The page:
New ocean acidification study shows added danger to already struggling coral reefs
A new study led by scientists at the University of Miami Rosenstiel School of Marine and Atmospheric Science suggests that over the next century recruitment of new corals could drop by 73 percent, as rising CO2 levels turn the oceans more acidic. The research findings reveal a new danger to the already threatened Caribbean and Florida reef Elkhorn corals. "Ocean acidification is widely viewed as an emerging threat to coral reefs," said Rosenstiel School graduate student Rebecca Albright. "Our study is one of the first to document the impacts of ocean acidification on coral recruitment."
Albright and colleagues report that ocean acidification could compromise the successful fertilization, larval settlement and survivorship of Elkhorn corals. The research results suggest that ocean acidification could severely impact the ability of coral reefs to recover from disturbance, said the authors.
Elkhorn coral, known as Acropora palmata, is recognized as a critical reef-building species that once dominated tropical coral reef ecosystems. In 2006, Elkhorn was included on the U.S. Endangered Species List largely due to severe population declines over the past several decades.
The absorption of carbon dioxide by seawater, which results in a decline in pH level, is termed ocean acidification. The increased acidity in the seawater is felt throughout the marine food web as calcifying organisms, such as corals, oysters and sea urchins, find it more difficult to build their shells and skeletons making them more susceptible to predation and damage.
Recent studies, such as this one conducted by Albright and colleagues, are beginning to reveal how ocean acidification affects non-calcifying stages of marine organisms, such as reproduction.
"Reproductive failure of young coral species is an increasing concern since reefs are already highly stressed from bleaching, hurricanes, disease and poor water quality," said Chris Langdon, associate professor at the Rosenstiel School and co-author of the study.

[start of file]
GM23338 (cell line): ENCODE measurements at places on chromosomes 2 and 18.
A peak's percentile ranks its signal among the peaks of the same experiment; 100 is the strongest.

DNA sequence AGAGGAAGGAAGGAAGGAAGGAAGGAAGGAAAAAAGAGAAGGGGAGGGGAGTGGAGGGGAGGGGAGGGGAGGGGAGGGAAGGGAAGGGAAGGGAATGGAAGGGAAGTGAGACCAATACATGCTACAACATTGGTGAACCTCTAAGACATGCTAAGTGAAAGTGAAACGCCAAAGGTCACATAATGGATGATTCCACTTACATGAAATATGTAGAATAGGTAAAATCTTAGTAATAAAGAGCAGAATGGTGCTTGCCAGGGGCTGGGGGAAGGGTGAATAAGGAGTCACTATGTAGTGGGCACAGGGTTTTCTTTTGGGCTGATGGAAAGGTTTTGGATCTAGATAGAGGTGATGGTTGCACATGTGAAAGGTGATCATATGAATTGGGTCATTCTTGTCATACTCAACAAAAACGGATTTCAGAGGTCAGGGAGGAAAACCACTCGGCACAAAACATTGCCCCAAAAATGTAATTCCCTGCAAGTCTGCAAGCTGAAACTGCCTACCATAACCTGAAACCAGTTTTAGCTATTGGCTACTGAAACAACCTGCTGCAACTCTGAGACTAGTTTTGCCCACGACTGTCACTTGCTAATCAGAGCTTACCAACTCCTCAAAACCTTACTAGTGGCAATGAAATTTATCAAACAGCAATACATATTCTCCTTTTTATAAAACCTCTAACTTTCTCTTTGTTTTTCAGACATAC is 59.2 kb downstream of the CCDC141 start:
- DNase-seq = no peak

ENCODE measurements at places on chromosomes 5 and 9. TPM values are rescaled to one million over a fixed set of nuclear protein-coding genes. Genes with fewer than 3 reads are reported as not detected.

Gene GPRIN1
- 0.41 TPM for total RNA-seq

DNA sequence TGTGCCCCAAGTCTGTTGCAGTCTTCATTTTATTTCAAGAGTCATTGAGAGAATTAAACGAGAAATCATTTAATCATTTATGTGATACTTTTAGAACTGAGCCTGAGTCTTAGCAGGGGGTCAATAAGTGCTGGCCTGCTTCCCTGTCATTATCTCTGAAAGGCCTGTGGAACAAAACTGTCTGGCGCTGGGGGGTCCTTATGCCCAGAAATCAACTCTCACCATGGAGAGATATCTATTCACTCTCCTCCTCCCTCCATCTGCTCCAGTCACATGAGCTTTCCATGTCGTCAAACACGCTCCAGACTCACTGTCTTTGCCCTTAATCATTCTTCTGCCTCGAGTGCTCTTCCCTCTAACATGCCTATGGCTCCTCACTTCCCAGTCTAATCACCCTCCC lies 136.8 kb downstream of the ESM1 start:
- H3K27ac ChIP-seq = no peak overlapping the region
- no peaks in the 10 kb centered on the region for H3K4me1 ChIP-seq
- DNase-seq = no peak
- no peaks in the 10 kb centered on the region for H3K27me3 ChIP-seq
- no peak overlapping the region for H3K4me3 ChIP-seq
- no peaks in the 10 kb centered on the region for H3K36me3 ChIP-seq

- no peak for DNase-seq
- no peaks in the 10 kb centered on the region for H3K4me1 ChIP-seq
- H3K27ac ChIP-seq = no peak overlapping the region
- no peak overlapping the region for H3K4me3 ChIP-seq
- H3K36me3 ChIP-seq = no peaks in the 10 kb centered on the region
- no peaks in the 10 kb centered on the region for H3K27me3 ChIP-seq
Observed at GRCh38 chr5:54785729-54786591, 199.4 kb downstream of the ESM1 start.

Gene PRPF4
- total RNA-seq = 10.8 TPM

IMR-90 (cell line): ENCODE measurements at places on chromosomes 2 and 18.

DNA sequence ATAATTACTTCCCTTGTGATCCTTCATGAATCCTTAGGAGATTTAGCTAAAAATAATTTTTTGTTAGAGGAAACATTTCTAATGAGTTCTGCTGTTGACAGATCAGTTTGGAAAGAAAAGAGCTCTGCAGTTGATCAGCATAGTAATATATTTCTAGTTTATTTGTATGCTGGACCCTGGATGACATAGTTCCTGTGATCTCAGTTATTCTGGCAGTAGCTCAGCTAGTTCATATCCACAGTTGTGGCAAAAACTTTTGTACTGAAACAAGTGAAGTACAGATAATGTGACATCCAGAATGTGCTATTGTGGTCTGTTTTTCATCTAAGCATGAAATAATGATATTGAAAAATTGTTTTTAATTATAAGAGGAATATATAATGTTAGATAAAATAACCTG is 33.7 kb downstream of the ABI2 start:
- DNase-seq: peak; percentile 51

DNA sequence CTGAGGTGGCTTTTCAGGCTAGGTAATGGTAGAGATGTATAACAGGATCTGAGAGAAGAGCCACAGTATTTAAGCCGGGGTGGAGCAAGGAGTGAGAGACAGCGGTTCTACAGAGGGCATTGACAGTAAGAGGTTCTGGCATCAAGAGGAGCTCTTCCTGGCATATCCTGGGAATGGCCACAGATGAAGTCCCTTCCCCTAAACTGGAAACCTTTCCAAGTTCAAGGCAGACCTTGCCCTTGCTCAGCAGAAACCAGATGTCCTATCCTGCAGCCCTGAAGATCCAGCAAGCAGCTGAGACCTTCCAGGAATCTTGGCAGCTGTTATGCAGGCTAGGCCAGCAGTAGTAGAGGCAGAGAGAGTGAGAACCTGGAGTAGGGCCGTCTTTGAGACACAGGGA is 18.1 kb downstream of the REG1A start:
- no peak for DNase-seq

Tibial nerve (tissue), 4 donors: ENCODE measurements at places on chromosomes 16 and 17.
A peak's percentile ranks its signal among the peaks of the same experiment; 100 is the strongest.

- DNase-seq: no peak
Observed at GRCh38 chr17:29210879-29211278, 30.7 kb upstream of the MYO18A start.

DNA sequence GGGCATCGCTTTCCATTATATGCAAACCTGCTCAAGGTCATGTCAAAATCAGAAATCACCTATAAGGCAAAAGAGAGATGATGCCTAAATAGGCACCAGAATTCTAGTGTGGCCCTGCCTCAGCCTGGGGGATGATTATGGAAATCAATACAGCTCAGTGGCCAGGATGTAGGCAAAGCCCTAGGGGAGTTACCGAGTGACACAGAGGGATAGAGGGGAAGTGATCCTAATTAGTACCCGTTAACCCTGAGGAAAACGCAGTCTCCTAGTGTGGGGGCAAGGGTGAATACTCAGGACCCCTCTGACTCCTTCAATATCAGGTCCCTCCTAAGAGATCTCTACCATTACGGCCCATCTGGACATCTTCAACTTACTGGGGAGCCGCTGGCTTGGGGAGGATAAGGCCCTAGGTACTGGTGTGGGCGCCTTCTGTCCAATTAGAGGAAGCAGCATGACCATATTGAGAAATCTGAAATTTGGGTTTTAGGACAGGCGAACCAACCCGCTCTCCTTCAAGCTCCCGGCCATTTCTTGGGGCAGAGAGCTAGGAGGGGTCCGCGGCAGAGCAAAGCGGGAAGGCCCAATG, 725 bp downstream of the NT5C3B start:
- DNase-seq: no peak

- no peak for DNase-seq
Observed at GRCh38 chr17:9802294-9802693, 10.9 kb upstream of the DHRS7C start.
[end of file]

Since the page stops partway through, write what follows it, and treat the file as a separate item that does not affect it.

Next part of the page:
- New ocean acidification study shows added danger to already struggling coral reefsfrom Science CentricTue, 9 Nov 2010, 7:10:14 EST
- New ocean acidification study shows added danger to already struggling coral reefsfrom PhysorgMon, 8 Nov 2010, 15:50:19 EST
Latest Science NewsletterGet the latest and most popular science news articles of the week in your Inbox! It's free!
Learn more about
Check out our next project, Biology.Net
From other science news sites
Popular science news articles
- Cheater, cheater: UGA study shows what happens when employees feel excluded at work
- Infant solar system shows signs of windy weather
- Study: Antifreeze proteins in Antarctic fishes prevent freezing…and melting
- Firelight talk of the Kalahari Bushmen
- Actions on climate change bring better health, study says
- Ancient mammal relatives were active at night 100 million years before origin of mammals
- Walking fish reveal how our ancestors evolved onto land
- New DNA study unravels the settlement history of the New World Arctic
- Electric current to brain boosts memory
- Radio telescopes settle controversy over distance to Pleiades